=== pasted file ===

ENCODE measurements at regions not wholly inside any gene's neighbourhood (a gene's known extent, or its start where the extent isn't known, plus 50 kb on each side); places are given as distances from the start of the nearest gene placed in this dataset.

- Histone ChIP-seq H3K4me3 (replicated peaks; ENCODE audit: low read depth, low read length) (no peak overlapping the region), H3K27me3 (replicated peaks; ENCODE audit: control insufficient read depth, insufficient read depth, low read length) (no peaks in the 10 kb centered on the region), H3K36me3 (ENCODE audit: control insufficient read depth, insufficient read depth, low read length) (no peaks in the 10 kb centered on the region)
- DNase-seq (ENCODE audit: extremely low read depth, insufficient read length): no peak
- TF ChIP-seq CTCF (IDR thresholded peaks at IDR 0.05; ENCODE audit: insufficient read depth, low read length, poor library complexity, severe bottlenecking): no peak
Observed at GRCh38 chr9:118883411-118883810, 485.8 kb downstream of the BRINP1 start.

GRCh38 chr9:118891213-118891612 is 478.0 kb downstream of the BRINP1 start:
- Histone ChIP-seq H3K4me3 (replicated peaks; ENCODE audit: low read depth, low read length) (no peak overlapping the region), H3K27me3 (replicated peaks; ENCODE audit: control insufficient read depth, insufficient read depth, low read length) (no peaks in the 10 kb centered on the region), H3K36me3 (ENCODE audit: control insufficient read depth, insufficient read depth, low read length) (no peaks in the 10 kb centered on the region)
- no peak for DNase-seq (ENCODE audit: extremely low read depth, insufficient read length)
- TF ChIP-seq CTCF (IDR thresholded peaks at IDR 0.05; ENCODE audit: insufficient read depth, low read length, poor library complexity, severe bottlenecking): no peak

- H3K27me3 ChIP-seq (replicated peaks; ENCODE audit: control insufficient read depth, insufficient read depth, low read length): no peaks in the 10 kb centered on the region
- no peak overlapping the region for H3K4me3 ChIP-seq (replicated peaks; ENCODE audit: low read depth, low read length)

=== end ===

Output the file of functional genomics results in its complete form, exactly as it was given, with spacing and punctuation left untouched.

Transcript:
ENCODE measurements at regions not wholly inside any gene's neighbourhood (a gene's known extent, or its start where the extent isn't known, plus 50 kb on each side); places are given as distances from the start of the nearest gene placed in this dataset.

- Histone ChIP-seq H3K4me3 (replicated peaks; ENCODE audit: low read depth, low read length) (no peak overlapping the region), H3K27me3 (replicated peaks; ENCODE audit: control insufficient read depth, insufficient read depth, low read length) (no peaks in the 10 kb centered on the region), H3K36me3 (ENCODE audit: control insufficient read depth, insufficient read depth, low read length) (no peaks in the 10 kb centered on the region)
- DNase-seq (ENCODE audit: extremely low read depth, insufficient read length): no peak
- TF ChIP-seq CTCF (IDR thresholded peaks at IDR 0.05; ENCODE audit: insufficient read depth, low read length, poor library complexity, severe bottlenecking): no peak
Observed at GRCh38 chr9:118883411-118883810, 485.8 kb downstream of the BRINP1 start.

GRCh38 chr9:118891213-118891612 is 478.0 kb downstream of the BRINP1 start:
- Histone ChIP-seq H3K4me3 (replicated peaks; ENCODE audit: low read depth, low read length) (no peak overlapping the region), H3K27me3 (replicated peaks; ENCODE audit: control insufficient read depth, insufficient read depth, low read length) (no peaks in the 10 kb centered on the region), H3K36me3 (ENCODE audit: control insufficient read depth, insufficient read depth, low read length) (no peaks in the 10 kb centered on the region)
- no peak for DNase-seq (ENCODE audit: extremely low read depth, insufficient read length)
- TF ChIP-seq CTCF (IDR thresholded peaks at IDR 0.05; ENCODE audit: insufficient read depth, low read length, poor library complexity, severe bottlenecking): no peak

- H3K27me3 ChIP-seq (replicated peaks; ENCODE audit: control insufficient read depth, insufficient read depth, low read length): no peaks in the 10 kb centered on the region
- no peak overlapping the region for H3K4me3 ChIP-seq (replicated peaks; ENCODE audit: low read depth, low read length)